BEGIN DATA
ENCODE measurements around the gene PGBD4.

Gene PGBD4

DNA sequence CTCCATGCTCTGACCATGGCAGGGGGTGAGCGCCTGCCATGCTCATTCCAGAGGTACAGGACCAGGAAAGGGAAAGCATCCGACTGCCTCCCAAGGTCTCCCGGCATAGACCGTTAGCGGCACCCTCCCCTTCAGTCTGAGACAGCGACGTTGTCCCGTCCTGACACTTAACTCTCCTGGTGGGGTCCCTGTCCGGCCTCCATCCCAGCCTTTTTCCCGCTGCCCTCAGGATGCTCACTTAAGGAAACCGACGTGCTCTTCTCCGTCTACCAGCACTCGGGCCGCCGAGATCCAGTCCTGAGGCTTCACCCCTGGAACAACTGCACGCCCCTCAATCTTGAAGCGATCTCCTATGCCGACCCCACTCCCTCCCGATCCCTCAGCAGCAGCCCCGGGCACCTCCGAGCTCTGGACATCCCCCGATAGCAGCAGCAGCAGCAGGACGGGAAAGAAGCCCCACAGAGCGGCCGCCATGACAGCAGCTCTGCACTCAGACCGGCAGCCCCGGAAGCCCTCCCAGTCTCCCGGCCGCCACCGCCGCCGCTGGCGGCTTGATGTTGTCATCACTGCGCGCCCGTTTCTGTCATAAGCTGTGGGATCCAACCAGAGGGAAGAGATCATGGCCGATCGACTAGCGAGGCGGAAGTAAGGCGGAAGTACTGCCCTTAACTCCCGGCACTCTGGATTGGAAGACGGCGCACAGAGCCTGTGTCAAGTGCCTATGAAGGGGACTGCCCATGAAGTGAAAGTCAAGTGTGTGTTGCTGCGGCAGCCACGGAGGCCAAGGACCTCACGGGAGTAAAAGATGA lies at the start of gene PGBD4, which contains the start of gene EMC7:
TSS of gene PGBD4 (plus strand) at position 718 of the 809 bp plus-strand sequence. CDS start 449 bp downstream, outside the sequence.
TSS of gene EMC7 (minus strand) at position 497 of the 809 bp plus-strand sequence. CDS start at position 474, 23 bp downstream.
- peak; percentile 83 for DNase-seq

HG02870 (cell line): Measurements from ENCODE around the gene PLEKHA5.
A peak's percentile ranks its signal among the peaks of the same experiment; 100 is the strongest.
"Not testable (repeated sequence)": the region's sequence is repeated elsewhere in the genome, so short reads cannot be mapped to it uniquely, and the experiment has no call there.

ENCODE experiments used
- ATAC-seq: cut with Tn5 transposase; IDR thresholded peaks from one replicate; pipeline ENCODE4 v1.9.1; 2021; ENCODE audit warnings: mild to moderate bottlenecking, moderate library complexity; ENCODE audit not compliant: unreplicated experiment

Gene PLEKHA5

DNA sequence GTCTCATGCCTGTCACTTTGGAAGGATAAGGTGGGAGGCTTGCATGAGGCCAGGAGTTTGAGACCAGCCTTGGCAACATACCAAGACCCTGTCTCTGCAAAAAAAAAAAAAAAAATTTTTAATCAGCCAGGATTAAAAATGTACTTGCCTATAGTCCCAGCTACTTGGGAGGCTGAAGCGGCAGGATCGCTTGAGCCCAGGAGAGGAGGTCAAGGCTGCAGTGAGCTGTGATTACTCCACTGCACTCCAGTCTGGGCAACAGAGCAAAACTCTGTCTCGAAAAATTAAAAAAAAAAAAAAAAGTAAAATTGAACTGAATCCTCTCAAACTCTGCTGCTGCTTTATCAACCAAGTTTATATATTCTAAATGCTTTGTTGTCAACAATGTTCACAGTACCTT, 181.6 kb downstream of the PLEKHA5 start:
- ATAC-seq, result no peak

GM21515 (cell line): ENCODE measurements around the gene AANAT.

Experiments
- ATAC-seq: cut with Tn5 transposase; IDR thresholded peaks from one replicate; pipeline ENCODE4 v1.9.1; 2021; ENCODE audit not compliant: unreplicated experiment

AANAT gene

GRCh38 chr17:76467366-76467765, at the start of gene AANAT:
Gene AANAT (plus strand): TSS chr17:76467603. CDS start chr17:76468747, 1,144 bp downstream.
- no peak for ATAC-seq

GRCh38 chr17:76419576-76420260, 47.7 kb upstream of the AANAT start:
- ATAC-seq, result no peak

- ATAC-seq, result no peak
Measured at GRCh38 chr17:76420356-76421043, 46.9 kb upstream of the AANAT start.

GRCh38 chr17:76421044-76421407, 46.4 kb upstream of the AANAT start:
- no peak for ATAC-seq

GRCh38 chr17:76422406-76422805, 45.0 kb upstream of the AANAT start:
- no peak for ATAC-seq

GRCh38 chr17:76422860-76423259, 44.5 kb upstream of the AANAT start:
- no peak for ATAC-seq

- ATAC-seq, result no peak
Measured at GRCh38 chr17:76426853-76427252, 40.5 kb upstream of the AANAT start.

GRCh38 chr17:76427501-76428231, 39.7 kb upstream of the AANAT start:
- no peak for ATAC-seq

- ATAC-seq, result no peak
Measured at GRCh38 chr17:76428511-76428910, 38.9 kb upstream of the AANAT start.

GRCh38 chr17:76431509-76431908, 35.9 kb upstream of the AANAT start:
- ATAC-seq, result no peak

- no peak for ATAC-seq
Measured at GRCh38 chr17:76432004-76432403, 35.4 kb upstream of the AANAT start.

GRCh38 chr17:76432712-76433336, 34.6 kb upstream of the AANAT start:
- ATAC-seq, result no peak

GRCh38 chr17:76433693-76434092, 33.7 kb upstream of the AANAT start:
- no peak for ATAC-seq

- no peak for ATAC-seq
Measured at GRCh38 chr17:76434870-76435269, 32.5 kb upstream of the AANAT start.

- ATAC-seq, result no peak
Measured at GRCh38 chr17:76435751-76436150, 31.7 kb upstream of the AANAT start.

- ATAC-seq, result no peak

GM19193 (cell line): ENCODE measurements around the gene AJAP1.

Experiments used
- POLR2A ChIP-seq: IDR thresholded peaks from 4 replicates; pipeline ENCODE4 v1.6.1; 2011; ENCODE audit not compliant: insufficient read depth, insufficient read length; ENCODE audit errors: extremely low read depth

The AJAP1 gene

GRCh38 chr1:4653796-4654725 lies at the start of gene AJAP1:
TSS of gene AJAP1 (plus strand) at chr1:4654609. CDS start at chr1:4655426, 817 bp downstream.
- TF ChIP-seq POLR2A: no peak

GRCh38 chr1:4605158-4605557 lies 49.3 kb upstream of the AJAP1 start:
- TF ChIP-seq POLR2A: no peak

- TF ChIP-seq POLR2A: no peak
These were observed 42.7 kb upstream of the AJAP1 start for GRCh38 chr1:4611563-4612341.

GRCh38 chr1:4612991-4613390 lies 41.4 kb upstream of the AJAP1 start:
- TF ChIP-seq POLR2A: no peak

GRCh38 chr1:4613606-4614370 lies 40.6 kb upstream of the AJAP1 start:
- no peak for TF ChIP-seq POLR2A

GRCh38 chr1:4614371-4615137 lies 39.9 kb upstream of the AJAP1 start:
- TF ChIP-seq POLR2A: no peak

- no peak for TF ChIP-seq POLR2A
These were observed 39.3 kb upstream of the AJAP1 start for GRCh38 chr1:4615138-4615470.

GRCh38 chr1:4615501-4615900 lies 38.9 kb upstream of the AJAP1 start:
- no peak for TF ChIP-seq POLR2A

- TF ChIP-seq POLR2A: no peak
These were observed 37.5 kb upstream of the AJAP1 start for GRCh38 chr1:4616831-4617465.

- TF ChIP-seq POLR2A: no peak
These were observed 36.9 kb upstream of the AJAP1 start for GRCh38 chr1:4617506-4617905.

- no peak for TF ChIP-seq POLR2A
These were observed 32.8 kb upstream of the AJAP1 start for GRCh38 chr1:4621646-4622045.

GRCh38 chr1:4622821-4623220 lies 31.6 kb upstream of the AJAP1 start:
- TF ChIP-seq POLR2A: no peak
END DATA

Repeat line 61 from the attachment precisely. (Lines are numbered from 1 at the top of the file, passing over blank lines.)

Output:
These were observed 42.7 kb upstream of the AJAP1 start for GRCh38 chr1:4611563-4612341.